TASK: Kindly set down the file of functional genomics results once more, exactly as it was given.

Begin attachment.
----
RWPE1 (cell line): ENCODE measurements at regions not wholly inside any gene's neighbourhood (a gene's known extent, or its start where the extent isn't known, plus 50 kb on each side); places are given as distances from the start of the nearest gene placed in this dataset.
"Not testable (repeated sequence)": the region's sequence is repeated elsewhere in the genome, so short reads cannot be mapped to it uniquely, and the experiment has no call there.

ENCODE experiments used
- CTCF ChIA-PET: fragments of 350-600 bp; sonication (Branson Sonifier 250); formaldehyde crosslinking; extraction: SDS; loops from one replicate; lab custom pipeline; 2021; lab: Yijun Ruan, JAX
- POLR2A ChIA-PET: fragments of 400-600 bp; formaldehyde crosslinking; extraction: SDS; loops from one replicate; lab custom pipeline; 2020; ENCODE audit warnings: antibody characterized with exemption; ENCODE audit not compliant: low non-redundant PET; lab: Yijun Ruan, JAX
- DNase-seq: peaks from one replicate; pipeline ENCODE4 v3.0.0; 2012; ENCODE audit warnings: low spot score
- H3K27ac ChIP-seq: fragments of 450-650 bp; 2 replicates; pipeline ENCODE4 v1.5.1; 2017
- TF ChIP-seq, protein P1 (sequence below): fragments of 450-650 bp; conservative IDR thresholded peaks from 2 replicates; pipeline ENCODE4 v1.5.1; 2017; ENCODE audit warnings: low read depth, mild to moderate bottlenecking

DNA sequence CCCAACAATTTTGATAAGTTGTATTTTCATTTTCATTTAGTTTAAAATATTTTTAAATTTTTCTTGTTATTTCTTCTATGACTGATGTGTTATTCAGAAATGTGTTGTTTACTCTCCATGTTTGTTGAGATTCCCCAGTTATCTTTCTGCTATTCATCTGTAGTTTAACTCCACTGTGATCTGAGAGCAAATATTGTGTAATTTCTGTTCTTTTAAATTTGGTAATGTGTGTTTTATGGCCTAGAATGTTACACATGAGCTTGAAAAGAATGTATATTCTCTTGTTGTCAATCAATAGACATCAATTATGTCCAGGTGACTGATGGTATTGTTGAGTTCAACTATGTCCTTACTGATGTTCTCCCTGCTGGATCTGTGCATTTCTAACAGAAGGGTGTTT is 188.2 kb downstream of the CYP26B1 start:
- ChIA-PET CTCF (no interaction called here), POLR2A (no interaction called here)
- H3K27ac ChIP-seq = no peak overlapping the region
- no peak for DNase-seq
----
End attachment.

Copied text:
RWPE1 (cell line): ENCODE measurements at regions not wholly inside any gene's neighbourhood (a gene's known extent, or its start where the extent isn't known, plus 50 kb on each side); places are given as distances from the start of the nearest gene placed in this dataset.
"Not testable (repeated sequence)": the region's sequence is repeated elsewhere in the genome, so short reads cannot be mapped to it uniquely, and the experiment has no call there.

ENCODE experiments used
- CTCF ChIA-PET: fragments of 350-600 bp; sonication (Branson Sonifier 250); formaldehyde crosslinking; extraction: SDS; loops from one replicate; lab custom pipeline; 2021; lab: Yijun Ruan, JAX
- POLR2A ChIA-PET: fragments of 400-600 bp; formaldehyde crosslinking; extraction: SDS; loops from one replicate; lab custom pipeline; 2020; ENCODE audit warnings: antibody characterized with exemption; ENCODE audit not compliant: low non-redundant PET; lab: Yijun Ruan, JAX
- DNase-seq: peaks from one replicate; pipeline ENCODE4 v3.0.0; 2012; ENCODE audit warnings: low spot score
- H3K27ac ChIP-seq: fragments of 450-650 bp; 2 replicates; pipeline ENCODE4 v1.5.1; 2017
- TF ChIP-seq, protein P1 (sequence below): fragments of 450-650 bp; conservative IDR thresholded peaks from 2 replicates; pipeline ENCODE4 v1.5.1; 2017; ENCODE audit warnings: low read depth, mild to moderate bottlenecking

DNA sequence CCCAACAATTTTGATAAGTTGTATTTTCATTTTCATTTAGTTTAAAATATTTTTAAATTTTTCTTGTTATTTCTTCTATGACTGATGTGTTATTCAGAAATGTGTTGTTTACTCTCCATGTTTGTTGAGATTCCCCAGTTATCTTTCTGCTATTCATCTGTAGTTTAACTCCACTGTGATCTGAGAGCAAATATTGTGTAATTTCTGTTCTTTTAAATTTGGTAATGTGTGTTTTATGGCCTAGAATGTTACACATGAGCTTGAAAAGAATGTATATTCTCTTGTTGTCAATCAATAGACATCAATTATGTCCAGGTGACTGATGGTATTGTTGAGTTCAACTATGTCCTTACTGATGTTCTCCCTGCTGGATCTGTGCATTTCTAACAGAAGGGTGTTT is 188.2 kb downstream of the CYP26B1 start:
- ChIA-PET CTCF (no interaction called here), POLR2A (no interaction called here)
- H3K27ac ChIP-seq = no peak overlapping the region
- no peak for DNase-seq